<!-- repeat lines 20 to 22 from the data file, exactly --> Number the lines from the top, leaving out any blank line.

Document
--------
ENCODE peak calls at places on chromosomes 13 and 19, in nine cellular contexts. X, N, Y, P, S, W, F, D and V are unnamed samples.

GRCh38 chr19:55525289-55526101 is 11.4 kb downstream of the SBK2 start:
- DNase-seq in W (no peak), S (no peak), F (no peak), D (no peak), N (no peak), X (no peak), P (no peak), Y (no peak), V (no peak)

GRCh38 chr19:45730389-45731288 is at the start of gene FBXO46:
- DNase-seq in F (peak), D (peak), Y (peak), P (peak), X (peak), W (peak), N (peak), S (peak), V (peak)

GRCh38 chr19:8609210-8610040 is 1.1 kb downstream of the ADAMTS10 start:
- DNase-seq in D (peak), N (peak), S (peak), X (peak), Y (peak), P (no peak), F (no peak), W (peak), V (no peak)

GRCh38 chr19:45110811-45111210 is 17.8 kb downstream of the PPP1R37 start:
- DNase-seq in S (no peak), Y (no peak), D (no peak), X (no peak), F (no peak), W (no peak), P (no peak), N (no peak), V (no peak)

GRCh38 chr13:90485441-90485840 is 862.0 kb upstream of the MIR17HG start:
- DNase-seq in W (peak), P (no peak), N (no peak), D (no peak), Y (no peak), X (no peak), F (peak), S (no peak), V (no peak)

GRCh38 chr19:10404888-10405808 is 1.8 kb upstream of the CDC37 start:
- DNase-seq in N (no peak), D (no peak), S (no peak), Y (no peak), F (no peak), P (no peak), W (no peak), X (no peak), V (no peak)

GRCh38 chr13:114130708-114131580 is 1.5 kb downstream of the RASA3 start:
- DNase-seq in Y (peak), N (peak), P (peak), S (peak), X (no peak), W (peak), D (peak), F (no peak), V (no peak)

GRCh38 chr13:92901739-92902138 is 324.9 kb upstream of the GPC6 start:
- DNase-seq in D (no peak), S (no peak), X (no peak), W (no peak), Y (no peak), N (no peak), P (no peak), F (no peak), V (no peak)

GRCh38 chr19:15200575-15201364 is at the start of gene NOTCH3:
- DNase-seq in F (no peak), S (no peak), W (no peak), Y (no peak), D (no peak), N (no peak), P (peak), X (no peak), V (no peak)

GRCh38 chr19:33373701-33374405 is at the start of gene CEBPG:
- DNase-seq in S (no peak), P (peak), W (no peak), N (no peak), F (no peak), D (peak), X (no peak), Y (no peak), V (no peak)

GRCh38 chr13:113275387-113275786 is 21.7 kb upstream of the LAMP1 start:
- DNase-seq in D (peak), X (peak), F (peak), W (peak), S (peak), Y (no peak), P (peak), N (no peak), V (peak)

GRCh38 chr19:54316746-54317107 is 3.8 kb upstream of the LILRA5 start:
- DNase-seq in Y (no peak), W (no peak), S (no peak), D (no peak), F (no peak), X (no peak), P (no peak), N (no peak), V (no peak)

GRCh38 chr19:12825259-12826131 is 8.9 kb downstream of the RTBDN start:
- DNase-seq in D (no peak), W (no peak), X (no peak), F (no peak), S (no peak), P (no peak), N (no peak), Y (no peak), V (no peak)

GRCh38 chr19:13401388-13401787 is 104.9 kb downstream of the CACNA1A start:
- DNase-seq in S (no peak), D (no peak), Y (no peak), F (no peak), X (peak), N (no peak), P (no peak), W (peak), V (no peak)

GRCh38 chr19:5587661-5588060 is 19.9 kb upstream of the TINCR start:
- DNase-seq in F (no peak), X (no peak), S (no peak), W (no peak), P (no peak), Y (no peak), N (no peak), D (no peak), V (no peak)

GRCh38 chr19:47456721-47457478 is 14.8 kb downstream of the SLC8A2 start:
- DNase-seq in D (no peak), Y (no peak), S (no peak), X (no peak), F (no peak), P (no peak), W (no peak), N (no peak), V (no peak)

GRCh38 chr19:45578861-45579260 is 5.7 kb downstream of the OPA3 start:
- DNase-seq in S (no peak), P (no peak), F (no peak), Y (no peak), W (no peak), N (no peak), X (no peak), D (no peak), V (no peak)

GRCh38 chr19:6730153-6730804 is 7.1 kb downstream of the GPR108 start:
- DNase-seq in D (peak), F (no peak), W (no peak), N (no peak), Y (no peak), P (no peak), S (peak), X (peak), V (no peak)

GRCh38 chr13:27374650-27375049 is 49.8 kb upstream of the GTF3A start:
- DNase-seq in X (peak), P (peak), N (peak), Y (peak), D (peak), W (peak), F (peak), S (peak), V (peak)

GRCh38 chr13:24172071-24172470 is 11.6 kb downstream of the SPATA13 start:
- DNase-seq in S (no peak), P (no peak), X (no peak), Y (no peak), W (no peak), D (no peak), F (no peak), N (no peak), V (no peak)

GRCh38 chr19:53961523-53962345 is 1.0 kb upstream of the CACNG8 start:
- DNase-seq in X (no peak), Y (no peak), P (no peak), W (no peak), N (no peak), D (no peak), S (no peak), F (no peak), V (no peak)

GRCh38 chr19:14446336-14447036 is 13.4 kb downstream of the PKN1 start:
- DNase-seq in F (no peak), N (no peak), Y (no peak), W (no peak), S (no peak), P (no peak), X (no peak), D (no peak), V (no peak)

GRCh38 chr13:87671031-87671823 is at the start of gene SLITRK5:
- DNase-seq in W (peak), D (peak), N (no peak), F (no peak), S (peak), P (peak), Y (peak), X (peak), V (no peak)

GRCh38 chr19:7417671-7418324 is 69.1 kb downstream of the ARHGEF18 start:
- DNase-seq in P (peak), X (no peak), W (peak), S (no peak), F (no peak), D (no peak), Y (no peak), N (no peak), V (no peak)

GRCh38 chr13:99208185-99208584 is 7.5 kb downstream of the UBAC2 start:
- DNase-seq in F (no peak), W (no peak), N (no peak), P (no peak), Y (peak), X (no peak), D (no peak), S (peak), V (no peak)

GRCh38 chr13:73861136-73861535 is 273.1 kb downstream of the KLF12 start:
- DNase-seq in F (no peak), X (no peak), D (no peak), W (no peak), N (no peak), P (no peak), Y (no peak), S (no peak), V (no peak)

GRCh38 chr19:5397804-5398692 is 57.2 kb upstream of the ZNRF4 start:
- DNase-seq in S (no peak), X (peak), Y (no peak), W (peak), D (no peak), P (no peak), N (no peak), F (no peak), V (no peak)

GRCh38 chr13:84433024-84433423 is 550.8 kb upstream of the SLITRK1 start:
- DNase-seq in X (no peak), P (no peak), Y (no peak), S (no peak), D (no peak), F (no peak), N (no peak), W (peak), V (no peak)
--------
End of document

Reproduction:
GRCh38 chr19:33373701-33374405 is at the start of gene CEBPG:
- DNase-seq in S (no peak), P (peak), W (no peak), N (no peak), F (no peak), D (peak), X (no peak), Y (no peak), V (no peak)

GRCh38 chr13:113275387-113275786 is 21.7 kb upstream of the LAMP1 start: